A common saying in veterinary medicine is that “cats are not small dogs”. Cats are a very different species with different diseases — some even joke that cats have an extraterrestrial origin — feline UFOs you might say.

We also see fever a bit differently in cats and dogs. Typically with dogs, if a diagnostic “net” is cast wide enough a diagnosis can be made but that is not always the case in cats. If enough parameters are met in investigating a cat fever without the cause being identified, we will call this “Fever of Unknown Origin” (FUO).

Although fevers are common in cats, information about FUO in cats is limited. Most often, feline FUOs are eventually determined to be due to an infection. Less often, cancer or immune-mediated disease is found to be the cause of the fever. Still, the origin of 10-15% of fevers of unknown origin in cats remain a mystery despite thorough diagnostic evaluation.

Outdoor vs. Indoor Cats

The considerations differ for an outdoor vs. an indoor cat. Indoor cats live a more sheltered life and therefore they are less likely to get into cat fights (if they are without roommates 😀, less likely to get FIV or feline leukemia, and less likely to get a bacterial infection from eating a bird (although some cats on balconies can still get into mischief).

The thorough investigation we are talking about when we explore a cat fever is a stepped approach until we have either found a cause, or exhausted all possibilities. We start with a physical examination, which might reveal something as externally obvious as an abscessed cat fight wound. If the examination is normal except for the fever, we will continue our search by running blood work (including checking FIV and FeLV status), and a urinalysis and culture. Advances in DNA and RNA testing mean that we can also check for evidence of feline calicivirus, herpes virus, and chlamydia. Fevers that are viral in origin do not have specific treatment but the patient sometimes needs supportive care. Bacterial infections may be the main cause of fever or secondary to inflammation of the gut, pancreas or other organs, or inflammation due to cancer. At this point in the investigation, we will likely include radiographs and an abdominal ultrasound.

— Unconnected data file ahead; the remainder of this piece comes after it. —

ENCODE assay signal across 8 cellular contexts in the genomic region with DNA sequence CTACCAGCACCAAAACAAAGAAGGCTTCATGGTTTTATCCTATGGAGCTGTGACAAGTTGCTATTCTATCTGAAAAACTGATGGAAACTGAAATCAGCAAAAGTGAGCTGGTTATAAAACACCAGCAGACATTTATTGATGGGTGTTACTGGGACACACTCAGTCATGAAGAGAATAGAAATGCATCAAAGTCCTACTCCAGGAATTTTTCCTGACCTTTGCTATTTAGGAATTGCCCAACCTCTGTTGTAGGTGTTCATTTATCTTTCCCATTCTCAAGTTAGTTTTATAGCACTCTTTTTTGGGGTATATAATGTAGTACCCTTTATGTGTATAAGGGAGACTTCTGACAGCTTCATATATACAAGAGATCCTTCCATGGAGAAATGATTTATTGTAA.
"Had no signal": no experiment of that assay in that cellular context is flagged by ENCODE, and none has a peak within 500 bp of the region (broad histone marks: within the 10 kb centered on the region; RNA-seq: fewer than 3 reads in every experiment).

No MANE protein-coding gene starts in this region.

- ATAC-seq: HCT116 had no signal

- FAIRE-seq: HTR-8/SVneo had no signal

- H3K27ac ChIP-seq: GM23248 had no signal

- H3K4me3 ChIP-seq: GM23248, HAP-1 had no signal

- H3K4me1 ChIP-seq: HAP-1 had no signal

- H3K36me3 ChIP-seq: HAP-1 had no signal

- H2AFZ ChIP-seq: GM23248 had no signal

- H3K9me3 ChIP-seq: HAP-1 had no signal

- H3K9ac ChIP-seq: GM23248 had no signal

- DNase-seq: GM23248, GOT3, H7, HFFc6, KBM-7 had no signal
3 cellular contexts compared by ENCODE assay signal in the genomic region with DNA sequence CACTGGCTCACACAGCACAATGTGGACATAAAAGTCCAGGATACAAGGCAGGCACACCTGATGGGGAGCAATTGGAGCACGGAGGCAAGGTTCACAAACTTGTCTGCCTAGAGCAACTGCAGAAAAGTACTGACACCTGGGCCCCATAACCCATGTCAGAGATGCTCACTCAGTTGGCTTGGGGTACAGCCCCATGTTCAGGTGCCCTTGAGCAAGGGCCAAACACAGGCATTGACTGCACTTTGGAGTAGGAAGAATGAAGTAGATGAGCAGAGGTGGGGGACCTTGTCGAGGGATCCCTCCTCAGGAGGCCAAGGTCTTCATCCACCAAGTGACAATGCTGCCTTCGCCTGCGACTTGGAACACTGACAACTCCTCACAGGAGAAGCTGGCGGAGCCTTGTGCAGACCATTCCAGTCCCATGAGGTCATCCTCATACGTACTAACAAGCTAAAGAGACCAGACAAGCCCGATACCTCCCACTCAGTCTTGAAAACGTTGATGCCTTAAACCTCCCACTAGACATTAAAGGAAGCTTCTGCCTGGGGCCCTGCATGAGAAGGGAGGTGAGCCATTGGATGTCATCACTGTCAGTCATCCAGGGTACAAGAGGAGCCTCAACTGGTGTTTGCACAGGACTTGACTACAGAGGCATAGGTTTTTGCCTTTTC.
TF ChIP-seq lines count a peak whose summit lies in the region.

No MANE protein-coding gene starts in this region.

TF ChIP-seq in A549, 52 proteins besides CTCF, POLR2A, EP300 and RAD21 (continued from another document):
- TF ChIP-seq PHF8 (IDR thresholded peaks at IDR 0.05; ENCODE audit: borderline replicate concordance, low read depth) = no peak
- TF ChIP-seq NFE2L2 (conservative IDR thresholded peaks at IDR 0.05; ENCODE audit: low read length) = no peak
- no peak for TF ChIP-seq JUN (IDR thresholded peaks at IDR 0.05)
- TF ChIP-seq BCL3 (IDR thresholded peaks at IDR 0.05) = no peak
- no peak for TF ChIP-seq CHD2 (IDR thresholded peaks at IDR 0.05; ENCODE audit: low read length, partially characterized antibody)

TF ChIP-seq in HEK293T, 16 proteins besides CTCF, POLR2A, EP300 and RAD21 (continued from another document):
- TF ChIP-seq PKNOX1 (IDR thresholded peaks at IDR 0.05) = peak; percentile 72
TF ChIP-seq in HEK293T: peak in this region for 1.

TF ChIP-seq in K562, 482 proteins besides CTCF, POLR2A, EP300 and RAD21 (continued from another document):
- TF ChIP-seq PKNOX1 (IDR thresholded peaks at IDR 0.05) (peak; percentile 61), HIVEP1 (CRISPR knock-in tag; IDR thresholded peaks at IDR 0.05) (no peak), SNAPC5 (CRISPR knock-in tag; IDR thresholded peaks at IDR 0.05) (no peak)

Meet Kiwi — our most recent FUO

One such case was Kiwi.

Kiwi, an 11-year-old previously healthy cat was presented to our hospital in May for further evaluation and support of an ongoing fever and poor appetite despite some initial treatments. She was admitted and further diagnostic work up (as described above) was done.

One of the considerations of FUO is that cats do not do well with fasting and can develop life threatening liver failure. Fatty liver disease, when it develops, requires a long course of tube feeding because cats (unlike dogs) do not tolerate force-feeding well when they won’t eat because they feel sick or nauseated. In this patient, we wanted to place a feeding tube in her esophagus (which she could go home with) but worried her liver was already affected as crucial clotting factors (made by the liver) were not normal. Her fever had resolved with treatment but she remained uninterested in eating. Instead, a tube was placed in her nose (with some sedation) to her stomach. She tolerated her nasogastric tube feeding well and she started eating small amounts.

Kiwi soon got to go home and she is now happy and healthy. She spent her recovery enjoying catnip, relaxing on her bed and sitting out on the patio.

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